« but for all this annoying democracy... | Main | “O Christmas Tree, O Christmas Tree, Thy Were Harvested Using Advanced Watershed Management Practices…” »

November 22, 2007

“celebrating” is so last century

Not wanting to miss any opportunity to extract some small measure of misery out of a world overrun with joy and happiness, the Seattle School District this week cautioned its students to be wary of being too happy this Thanksgiving and provided them with a series of “myths and facts” including:

Myth #3: The colonists came seeking freedom of religion in a new land.

Fact: The colonists were not just innocent refugees from religious persecution. By 1620, hundreds of Native people had already been to England and back, most as captives; so the Plimoth colonists knew full well that the land they were settling on was inhabited.

And, 

Myth #11: Thanksgiving is a happy time.

Fact: For many Indian people, “Thanksgiving” is a time of mourning, of remembering how a gift of generosity was rewarded by theft of land and seed corn, extermination of many from disease and gun.

There is no reason why Seattle public school administrators shouldn’t use this same "myth-busting" technique as a template for other American “holidays,” most of which have for far too long been presented to an unwitting populace as unchallenged celebrations.

And we are only too happy to help get them started: 


Independence Day 

Myth #1: The Declaration of Independence received its final signatures and was ratified by colonial representatives on July 4th, 1776.

Fact: While we have traditionally celebrated Independence Day on the fourth of July, many students may be surprised to learn that America is actually a patriarchal society organized to serve the imperialist needs of its capitalist overlords.


Columbus Day
 

Myth #13: Remembering that “In 1492, Columbus sailed the ocean blue” helps students remember when Christopher Columbus discovered America.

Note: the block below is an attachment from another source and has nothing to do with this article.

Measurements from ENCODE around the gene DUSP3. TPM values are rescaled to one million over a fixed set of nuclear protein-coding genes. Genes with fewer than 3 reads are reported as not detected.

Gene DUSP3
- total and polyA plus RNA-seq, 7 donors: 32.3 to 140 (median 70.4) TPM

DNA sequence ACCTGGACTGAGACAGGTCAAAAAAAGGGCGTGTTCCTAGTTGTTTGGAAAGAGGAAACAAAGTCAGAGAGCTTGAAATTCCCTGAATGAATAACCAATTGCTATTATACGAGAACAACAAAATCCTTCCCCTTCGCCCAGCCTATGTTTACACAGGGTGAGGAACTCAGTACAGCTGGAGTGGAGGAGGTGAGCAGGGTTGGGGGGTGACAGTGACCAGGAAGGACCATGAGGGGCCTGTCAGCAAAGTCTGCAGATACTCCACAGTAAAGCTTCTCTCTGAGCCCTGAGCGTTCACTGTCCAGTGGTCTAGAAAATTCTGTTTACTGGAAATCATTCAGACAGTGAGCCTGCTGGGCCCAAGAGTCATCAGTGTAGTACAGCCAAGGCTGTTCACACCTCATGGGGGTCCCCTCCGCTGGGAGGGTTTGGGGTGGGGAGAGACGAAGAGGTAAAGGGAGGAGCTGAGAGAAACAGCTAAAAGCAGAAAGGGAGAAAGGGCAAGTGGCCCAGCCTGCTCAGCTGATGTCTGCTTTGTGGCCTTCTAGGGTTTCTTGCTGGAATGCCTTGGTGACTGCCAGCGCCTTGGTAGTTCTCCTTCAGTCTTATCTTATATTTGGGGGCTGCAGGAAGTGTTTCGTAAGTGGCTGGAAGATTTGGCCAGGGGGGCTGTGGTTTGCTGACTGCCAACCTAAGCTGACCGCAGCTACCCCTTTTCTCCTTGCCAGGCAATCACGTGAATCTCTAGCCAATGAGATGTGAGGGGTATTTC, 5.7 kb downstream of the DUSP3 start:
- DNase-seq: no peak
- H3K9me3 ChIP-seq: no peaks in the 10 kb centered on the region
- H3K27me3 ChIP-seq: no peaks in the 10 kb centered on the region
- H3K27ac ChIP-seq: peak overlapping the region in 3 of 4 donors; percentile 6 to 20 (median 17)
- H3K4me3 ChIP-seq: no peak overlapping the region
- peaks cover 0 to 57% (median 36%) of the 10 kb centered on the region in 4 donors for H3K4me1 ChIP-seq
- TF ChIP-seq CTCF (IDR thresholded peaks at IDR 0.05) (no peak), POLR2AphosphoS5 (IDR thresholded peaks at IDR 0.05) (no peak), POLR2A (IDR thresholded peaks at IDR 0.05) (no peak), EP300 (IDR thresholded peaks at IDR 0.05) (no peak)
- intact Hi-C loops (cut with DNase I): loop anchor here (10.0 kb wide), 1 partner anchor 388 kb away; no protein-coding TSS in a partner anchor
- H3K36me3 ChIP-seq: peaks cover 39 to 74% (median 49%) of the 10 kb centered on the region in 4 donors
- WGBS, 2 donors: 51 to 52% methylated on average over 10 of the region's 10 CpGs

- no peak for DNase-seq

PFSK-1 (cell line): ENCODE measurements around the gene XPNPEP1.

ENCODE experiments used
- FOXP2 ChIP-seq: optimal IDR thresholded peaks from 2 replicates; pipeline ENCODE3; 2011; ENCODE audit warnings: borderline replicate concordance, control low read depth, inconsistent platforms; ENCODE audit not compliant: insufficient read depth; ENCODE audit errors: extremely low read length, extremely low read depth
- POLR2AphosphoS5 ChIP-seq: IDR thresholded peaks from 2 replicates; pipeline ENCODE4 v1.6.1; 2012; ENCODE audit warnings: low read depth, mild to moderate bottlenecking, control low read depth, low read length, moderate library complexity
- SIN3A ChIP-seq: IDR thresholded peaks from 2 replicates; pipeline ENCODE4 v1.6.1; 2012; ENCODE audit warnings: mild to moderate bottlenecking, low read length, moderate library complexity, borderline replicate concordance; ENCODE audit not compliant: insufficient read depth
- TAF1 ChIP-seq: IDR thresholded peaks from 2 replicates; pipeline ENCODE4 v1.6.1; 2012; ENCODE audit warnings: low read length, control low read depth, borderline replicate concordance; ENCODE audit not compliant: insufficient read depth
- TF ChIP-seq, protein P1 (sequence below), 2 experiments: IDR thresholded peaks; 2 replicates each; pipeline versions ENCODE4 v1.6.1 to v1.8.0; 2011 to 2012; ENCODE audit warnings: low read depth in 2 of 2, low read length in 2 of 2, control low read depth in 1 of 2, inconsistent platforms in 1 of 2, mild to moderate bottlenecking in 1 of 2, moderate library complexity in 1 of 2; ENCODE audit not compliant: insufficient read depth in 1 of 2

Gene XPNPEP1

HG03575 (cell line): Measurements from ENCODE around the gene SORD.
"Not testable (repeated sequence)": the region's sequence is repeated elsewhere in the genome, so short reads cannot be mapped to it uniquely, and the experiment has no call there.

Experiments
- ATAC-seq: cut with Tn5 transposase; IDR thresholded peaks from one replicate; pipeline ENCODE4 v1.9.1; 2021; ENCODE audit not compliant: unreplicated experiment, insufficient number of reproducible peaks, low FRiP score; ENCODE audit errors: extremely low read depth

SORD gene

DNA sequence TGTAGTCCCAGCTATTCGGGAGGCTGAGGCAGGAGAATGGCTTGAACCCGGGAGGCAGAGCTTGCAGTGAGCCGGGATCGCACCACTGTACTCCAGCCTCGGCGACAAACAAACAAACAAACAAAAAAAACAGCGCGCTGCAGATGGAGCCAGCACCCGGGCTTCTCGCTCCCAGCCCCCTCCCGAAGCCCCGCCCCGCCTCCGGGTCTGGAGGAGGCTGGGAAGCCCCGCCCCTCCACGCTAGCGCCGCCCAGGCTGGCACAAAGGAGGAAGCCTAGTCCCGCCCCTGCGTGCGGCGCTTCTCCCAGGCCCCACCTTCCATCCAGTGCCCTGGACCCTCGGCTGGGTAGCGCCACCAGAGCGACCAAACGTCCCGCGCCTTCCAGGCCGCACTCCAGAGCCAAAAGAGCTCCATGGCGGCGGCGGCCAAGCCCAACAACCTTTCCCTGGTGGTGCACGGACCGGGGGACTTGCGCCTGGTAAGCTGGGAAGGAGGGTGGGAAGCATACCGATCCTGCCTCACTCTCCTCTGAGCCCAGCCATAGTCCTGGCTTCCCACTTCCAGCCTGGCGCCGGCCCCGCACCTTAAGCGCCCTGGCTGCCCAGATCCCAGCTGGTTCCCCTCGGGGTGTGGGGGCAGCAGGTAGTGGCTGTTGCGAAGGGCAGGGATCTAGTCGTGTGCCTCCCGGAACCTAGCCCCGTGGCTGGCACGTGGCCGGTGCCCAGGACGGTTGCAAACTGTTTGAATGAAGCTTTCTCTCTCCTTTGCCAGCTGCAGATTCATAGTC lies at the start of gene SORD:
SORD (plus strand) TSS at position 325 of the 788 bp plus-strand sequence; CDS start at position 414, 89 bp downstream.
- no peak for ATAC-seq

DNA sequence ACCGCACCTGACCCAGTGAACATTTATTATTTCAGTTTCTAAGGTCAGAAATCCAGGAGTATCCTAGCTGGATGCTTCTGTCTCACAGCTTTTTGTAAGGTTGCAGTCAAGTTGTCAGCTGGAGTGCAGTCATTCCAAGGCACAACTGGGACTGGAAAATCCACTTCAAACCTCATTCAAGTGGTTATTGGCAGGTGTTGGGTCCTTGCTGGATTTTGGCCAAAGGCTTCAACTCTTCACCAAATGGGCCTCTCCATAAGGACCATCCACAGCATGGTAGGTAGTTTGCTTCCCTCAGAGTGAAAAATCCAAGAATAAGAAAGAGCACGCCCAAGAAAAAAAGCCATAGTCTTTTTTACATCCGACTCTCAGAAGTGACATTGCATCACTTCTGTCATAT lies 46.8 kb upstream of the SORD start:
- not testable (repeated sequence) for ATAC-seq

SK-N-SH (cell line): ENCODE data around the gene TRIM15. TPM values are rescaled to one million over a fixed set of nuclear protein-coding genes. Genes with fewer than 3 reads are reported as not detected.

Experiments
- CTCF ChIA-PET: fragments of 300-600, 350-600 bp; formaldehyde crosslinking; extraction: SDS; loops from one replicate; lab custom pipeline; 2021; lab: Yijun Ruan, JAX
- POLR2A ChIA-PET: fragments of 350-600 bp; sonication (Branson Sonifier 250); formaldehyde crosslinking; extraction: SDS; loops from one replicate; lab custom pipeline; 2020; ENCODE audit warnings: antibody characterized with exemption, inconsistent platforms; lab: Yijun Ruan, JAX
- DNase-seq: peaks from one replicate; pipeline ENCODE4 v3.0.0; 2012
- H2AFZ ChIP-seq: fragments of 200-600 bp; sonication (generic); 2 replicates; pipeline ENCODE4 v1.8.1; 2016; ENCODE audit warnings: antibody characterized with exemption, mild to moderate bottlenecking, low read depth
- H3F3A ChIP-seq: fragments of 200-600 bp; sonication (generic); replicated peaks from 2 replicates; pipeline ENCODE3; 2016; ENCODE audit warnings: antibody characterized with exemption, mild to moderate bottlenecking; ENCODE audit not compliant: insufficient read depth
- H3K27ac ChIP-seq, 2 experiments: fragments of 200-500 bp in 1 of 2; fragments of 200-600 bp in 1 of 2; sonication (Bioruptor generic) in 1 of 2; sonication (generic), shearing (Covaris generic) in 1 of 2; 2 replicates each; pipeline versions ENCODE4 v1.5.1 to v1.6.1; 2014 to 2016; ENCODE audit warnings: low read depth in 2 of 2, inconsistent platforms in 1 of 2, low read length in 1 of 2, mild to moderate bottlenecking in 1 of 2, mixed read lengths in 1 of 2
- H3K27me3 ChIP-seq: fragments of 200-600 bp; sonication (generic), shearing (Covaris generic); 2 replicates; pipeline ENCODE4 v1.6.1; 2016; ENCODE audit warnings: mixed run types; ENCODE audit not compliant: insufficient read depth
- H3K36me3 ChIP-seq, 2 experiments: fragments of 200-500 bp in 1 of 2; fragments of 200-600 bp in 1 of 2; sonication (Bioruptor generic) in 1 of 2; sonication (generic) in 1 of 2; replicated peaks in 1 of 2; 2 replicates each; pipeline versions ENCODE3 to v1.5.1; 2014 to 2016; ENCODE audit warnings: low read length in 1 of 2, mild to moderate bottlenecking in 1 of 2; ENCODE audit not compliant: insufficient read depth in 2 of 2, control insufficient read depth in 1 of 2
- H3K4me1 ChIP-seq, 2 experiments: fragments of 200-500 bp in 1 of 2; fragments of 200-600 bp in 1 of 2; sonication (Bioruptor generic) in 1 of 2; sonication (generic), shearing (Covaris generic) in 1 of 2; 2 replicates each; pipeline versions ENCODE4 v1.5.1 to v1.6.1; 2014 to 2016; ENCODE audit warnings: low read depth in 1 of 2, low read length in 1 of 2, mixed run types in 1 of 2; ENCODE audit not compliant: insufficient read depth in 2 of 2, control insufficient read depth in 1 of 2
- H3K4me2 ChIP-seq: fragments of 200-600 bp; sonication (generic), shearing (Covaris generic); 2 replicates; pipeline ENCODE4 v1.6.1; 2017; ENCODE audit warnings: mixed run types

Fact: While a catchy rhyme, students should be reminded that America continues to lack comprehensive nationalized health care and is a major contributor to global warming.


New Years Day

Myth #8: January 1st marks the first day of each new year

Fact: Many parts of the world use a different calendar and so January 1st is merely another day of struggling under the oppression of western cultural hegemony.


Veterans Day
 

Myth #7: Veterans Day is meant to honor and celebrate those who have served their country, ensuring its safety so that we may all benefit from the fruits of liberty and freedom.

Fact: Bush lied, people died.


Christmas

Myth #5: December 25th has long been celebrated by Christians and is intended to mark the birth of Jesus Christ.

Fact:
Oh my God, you just said “Jesus” in a public school! Oh my God, I just said “God” in a public school. Oh my God, I just did it again. And again! Oh my God…


Happy Day of Atonement everyone!

J.

Bookmark and Share

November 22, 2007 at 07:58 AM in Current Affairs | Permalink

TrackBack

TrackBack URL for this entry:
https://www.typepad.com/services/trackback/6a00d83451c1dc69e200e54f9f3e268834

Listed below are links to weblogs that reference “celebrating” is so last century:

Comments

Thanks

Posted by: kebko | Nov 27, 2007 11:36:25 AM

Funny you should mention that. Michael (who commented before you), has also recommended that book to me and it is on my list. And of course I'll never hear the end of it now, thanks. ;)

I was on an early American history kick for a while this year and read "The Island at the Center of the World," and "The French and Indian War" both of which also took a much more complex, nuanced look at those early relationships. I would recommend those as well.

Posted by: Planet Moron | Nov 23, 2007 4:47:11 PM

I highly recommend the book "1491" which is a great summation of recent archaeology about the early European interactions in the New World. By the time the Pilgrims arrived, the continent had been ravaged by disease, hence all the empty villages & rows of graves to rob. Apparently, millions of Native Americans died before they ever met a European. The book breaks through the "Europeans vs. Indians" generalizations, and gets into the more detailed conflicts inside tribes, between tribes, and how the Europeans fit into those social contexts.
Anyway, I thought it was a fascinating read & it changed the way I look at American history, and it manages to create a sense of awe & respect about pre-Columbian America without pandering with the noble savage image.

Posted by: kebko | Nov 23, 2007 1:24:23 PM

I'm thinking you made this stuff up because you're heavily invested in Sackcloth & Ashes, Inc., and you're trying to drive up demand.

I won't follow the links because I don't want to confront a world in which what you're saying is accurate.

Posted by: Michael | Nov 23, 2007 11:45:43 AM

Post a comment